Campus Craze: Binge Drinking

On Saturdays, the cheers at Michigan State University begin long before the football game does.

On the last Saturday of Michigan State's 1998 season, 21-year-old Tony Bailey was celebrating the last game of the season. "Our first beer was at 8:30 a.m.," he said.

Correspondent Erin Moriarty reports on binge drinking, a common campus phenomenon that can have dangerous results.
Bailey, a senior majoring in nursing, and his roommate, Dion Kelly, don't really need a reason to drink. Hours after the big game of 1998, they were still at it. The occasion? It was Saturday night.

That night, looking back on the day, the two roommates tallied up their total: "From 8:30 this morning until 10 after 1, I probably had 16 or 17 beers," Bailey said.

"I really had eight beers tailgating, two shots, took a nap, probably 20 to 21 beers," Kelly said. In other words, he drank nearly 2 gallons of beer.

More than one third of all college students regularly consume large amounts of alcohol in a short period of time. This is known as binge drinking, and most do it simply to get drunk. "I don't even like the taste of beer," Kelly says.

Binge drinking is the top health threat for college students, according to Dr. Dean Sienko, the Lansing, Mich., medical examiner. It is also on the increase, he says. "We can not allow people to think that this is a rite of passage, that everybody does this," he says.

Dr. Sienko became a crusader in November 1998, when Michigan State student Bradley McCue died. At midnight on Nov. 5, 1998, McCue turned 21. To celebrate, he and some friends went to Rick's American Café, a popular campus bar and hangout.

At Michigan State, there's a unofficial tradition of celebrating the 21st birthday by drinking 21 shots. McCue went even further; he drank 24, which means he ingested 24 ounces of hard liquor, in just about an hour and a half.

At 1:45 a.m., McCue walked out of the bar and went home, where his friends put him to bed. Two hours later he was dead.

Brad McCue's parents have created an organization to educate young people about drinking. Check out its Web site.
"There's a direct effect, a direct poisoning of alcohol on your brain," says Dr. Sienko, who performed the autopsy. "He simply stopped breathing." McCue's blood-alcohol level was four times the legal limit.

Bailey says that since then, students have been more cautious, especially when people have birthdays. But while McCue's death stunned students on campus, it certainly didn't stop them.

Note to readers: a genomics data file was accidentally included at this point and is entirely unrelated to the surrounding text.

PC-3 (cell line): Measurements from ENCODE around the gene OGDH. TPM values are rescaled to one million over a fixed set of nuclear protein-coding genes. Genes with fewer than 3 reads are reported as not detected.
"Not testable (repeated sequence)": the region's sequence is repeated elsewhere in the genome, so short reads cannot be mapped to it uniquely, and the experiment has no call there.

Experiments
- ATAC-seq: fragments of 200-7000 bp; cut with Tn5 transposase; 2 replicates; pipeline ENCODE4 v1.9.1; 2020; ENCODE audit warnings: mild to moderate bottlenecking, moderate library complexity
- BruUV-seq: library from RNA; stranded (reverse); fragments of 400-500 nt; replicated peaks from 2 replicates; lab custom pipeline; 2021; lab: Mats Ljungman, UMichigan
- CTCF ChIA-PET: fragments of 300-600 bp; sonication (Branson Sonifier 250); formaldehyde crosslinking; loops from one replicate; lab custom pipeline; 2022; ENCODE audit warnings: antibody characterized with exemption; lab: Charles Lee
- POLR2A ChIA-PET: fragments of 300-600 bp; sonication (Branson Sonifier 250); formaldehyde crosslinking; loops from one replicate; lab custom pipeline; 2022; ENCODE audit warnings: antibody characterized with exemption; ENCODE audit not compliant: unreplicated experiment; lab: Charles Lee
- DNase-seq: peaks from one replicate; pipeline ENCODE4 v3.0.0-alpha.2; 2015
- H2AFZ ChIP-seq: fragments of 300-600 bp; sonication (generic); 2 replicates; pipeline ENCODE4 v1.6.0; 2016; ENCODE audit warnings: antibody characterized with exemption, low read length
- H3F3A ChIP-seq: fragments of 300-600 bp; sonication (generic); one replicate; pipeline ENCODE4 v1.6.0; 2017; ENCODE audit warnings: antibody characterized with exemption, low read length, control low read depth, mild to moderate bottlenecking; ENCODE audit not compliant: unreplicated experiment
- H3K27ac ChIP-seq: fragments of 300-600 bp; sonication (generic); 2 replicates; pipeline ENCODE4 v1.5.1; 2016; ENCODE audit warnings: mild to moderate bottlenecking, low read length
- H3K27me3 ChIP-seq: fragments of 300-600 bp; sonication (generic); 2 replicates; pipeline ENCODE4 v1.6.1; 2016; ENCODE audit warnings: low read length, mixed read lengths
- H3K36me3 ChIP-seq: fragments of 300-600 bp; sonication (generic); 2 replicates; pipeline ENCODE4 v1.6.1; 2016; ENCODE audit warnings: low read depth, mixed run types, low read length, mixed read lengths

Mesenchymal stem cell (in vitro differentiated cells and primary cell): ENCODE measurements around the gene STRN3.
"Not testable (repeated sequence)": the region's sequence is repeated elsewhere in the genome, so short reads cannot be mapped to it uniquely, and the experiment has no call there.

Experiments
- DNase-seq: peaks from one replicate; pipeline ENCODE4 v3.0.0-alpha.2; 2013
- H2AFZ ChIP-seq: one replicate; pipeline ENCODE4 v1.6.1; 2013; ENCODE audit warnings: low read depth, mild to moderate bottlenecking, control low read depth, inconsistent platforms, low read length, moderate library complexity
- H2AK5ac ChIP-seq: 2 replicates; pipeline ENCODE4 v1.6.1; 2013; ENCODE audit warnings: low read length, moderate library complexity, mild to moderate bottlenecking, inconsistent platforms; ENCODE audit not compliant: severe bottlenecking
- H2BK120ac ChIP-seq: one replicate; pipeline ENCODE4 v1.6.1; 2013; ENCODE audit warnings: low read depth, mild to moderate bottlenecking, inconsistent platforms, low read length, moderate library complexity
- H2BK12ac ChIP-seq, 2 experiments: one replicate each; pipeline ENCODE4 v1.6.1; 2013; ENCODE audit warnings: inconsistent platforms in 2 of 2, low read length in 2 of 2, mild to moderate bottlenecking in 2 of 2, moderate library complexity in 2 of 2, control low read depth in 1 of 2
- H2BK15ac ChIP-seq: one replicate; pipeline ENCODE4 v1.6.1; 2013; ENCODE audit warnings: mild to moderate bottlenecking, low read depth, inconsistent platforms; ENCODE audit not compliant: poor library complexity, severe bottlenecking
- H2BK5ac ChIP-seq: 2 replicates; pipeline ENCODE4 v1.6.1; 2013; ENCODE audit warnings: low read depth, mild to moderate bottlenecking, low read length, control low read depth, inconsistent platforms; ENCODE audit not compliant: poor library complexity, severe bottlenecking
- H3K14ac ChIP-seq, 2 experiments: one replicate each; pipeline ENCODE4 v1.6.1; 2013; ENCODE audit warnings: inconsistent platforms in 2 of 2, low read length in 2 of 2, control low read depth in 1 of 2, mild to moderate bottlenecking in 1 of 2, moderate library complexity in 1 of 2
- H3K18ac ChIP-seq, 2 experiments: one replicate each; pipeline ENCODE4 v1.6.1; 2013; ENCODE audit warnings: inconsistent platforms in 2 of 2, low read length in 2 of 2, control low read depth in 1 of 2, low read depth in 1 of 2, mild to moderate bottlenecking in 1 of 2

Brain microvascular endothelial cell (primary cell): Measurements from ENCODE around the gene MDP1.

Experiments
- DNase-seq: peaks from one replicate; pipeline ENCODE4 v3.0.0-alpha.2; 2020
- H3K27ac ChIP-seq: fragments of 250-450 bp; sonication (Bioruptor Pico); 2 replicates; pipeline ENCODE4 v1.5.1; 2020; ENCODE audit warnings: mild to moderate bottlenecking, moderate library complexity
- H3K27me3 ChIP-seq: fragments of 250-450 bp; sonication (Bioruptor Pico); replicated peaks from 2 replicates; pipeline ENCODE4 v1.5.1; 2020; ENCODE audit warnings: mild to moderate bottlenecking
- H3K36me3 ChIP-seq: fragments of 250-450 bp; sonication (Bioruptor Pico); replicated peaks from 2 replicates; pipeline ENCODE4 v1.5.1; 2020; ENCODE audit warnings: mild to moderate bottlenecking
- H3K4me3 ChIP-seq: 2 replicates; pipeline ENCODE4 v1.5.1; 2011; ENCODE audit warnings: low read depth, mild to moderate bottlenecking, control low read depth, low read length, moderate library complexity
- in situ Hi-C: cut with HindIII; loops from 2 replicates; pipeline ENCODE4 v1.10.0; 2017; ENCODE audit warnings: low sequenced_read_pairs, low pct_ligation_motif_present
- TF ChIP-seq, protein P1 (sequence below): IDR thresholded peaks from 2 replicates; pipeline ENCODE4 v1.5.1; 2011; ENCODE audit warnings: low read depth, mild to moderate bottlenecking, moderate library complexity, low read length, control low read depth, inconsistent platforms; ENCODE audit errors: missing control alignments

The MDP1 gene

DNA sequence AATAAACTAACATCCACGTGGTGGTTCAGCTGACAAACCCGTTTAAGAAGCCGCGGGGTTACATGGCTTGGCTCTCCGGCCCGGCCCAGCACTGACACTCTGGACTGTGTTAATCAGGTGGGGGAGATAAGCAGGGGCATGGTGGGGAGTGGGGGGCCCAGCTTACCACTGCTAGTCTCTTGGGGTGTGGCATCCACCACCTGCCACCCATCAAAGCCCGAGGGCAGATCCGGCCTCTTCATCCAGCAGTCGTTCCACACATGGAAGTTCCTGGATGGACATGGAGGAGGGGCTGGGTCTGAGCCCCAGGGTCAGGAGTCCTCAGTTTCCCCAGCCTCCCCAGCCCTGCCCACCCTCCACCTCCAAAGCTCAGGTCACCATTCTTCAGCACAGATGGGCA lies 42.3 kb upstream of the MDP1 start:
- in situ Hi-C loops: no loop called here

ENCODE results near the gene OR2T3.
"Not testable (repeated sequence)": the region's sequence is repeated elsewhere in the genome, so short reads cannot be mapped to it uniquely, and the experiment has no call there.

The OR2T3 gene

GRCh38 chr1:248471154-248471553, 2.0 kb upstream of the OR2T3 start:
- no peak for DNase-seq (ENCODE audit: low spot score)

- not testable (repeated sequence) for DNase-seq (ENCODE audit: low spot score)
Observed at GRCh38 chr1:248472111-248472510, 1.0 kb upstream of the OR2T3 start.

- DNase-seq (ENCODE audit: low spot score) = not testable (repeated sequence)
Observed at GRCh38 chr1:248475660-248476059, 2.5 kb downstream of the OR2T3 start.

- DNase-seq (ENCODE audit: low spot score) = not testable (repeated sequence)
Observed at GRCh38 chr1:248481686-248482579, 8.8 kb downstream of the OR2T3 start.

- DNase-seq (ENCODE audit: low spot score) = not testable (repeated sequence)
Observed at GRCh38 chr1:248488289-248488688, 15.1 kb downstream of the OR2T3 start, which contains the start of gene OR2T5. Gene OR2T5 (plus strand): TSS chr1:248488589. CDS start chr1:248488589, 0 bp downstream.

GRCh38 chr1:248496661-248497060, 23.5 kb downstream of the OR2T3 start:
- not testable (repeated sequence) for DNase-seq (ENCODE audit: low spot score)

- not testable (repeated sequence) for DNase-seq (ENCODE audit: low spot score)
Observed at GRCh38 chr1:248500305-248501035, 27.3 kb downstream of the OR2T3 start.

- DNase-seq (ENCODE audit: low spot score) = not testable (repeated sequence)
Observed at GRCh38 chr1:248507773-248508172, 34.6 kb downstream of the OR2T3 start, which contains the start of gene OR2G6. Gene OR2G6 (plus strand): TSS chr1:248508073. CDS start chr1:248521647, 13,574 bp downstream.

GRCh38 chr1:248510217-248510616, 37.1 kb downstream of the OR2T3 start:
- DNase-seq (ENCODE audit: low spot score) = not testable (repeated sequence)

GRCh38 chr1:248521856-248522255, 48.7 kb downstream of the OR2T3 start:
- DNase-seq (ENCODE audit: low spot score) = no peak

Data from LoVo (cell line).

Two weeks after that death, 48 Hours visited the same bar and found binge drinking in full swing.

And Bailey and Kelly's marathon-drinking session too place just weeks after McCue's death. Many students feel pressure to drink, Bailey says.

Kelly had always been against drinking, Kelly says. What changed his mind, he says, was "friends, the atmosphere and wanting to experiment."

Students continued to drink that year, convinced they knew their limits.

Alcohol can be dangerous in other ways as well. In the fall of 1998, University of Michigan's Courtney Canter went to a frat party, where alcohol was being served. Canter, 18 at the time and under the legal drinking age, reportedly drank.


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Courtney Canter died in what may have been an alcohol-related accident.
Sometime after she got back to her room at 3 a.m., she slipped and fell out of a sixth-floor dorm window. She was found dead hours later. While her blood-alcohol level was well below the legal limit, some people, including her father, think that alcohol played a role in her death.

"I am sure that alcohol she took may have played a role," says her father, George Canter. "How large a role we don't have any way of knowing. "

Courtney was one of nearly 50 alcohol-related deaths in 1998 on and around college campuses.

"It is the most serious health problem we have," Sienko says. "What is the university experience doing to that person when they walk into a university at 17 or 18 and leave in their early 20s?" Do they leave the university thinking that binge drinking "is acceptable and innocuous behavior?"

Binge!: Main Page


Web story by David Kohn;

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